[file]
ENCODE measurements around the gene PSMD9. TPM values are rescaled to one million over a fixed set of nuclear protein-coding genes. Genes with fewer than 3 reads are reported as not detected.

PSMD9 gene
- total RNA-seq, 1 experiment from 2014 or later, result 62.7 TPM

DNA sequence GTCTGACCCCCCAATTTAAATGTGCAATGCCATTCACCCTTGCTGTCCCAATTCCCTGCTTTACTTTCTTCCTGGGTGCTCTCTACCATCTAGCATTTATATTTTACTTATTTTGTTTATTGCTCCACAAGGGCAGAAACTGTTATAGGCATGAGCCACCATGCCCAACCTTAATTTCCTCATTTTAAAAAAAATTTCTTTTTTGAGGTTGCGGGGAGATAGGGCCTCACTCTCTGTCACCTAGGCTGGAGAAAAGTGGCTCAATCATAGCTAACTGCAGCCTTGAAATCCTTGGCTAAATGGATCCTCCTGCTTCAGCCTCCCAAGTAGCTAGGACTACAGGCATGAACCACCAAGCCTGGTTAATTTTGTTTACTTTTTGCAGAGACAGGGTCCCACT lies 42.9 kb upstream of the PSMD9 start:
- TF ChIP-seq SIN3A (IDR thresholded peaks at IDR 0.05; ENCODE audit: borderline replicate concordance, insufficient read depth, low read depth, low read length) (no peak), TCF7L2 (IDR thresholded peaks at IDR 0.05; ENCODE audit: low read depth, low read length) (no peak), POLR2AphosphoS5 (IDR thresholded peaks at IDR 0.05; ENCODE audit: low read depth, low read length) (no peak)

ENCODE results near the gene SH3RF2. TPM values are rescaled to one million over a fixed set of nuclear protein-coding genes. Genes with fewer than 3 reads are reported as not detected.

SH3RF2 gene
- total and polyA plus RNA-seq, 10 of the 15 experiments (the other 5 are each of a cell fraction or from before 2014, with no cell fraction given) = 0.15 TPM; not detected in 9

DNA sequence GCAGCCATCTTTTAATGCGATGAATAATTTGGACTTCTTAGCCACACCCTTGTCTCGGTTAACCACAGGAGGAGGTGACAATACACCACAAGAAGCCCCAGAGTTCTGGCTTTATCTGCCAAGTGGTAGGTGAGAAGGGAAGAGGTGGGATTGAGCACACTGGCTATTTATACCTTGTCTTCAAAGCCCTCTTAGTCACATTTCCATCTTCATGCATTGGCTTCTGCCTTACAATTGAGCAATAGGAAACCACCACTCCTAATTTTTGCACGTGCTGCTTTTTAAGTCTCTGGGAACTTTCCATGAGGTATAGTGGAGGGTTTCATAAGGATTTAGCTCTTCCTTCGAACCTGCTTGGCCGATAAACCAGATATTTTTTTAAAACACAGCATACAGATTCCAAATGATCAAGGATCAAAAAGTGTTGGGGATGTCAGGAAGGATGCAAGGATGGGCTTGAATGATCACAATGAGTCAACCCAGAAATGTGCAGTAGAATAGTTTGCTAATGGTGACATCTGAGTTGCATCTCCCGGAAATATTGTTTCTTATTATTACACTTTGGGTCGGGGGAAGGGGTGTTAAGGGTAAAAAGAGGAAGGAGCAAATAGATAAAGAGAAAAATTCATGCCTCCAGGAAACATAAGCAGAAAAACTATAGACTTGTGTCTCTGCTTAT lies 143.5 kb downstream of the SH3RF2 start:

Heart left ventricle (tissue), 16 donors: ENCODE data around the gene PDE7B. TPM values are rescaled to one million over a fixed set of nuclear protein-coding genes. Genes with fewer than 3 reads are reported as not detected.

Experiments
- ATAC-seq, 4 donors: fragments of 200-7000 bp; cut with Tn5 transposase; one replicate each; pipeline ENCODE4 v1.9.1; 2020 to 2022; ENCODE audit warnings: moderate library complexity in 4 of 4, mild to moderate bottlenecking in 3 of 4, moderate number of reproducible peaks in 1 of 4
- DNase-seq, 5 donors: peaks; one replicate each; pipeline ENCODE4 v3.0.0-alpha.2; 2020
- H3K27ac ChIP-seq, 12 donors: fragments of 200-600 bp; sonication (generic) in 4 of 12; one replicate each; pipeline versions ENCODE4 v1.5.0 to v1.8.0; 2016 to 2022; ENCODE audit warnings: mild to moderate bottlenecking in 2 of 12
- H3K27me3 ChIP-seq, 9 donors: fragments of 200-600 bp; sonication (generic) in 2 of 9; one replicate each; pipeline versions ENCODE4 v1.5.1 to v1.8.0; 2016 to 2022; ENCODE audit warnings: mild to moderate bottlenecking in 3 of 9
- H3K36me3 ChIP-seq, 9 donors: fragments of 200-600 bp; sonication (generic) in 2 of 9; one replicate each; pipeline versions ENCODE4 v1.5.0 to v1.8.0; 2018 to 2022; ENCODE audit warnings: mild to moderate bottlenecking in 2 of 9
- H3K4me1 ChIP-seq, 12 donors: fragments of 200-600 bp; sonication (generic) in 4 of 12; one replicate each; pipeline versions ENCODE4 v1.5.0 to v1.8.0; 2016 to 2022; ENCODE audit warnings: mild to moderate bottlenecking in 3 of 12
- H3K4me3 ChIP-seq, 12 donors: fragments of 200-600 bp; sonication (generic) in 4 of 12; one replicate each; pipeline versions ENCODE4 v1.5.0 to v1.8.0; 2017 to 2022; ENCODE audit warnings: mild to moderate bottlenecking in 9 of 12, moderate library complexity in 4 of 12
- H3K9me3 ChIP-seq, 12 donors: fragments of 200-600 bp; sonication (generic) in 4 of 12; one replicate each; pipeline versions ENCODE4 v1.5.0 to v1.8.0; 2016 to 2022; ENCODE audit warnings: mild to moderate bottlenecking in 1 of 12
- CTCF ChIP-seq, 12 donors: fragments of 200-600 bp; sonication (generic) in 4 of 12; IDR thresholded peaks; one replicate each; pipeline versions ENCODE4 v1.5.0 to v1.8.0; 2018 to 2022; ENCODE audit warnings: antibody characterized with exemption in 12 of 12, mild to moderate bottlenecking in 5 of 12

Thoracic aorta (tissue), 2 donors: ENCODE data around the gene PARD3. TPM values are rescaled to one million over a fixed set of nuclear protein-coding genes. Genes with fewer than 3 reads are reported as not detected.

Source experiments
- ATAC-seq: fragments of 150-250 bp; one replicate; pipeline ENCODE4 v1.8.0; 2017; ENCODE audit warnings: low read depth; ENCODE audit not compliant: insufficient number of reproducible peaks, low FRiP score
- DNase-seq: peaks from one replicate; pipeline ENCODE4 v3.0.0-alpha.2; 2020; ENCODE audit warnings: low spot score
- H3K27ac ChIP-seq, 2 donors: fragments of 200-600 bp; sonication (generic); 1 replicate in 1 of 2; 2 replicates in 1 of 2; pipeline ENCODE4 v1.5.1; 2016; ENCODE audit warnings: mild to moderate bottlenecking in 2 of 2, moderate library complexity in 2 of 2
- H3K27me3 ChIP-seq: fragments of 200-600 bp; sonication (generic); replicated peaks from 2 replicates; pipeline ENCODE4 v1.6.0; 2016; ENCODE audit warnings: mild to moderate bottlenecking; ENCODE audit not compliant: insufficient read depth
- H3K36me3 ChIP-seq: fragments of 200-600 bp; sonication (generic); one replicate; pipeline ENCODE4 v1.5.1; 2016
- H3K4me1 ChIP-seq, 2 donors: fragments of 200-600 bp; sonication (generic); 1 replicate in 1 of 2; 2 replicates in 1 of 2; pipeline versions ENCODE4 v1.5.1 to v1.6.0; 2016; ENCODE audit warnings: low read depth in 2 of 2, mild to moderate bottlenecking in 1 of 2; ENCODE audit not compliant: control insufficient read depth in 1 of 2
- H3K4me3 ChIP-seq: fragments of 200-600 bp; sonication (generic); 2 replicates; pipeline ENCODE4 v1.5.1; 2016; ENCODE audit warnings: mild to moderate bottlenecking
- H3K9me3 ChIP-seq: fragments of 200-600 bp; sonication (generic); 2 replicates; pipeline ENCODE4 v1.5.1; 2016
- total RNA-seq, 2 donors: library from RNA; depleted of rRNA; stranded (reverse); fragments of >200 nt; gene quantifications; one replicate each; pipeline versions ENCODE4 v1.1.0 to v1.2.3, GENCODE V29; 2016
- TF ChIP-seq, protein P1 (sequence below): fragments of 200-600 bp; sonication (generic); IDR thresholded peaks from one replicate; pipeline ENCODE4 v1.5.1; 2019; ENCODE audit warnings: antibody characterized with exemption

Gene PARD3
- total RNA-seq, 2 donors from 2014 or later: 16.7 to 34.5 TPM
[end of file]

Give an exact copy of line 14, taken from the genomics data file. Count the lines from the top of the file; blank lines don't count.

- H3K27ac ChIP-seq, 12 donors: fragments of 200-600 bp; sonication (generic) in 4 of 12; one replicate each; pipeline versions ENCODE4 v1.5.0 to v1.8.0; 2016 to 2022; ENCODE audit warnings: mild to moderate bottlenecking in 2 of 12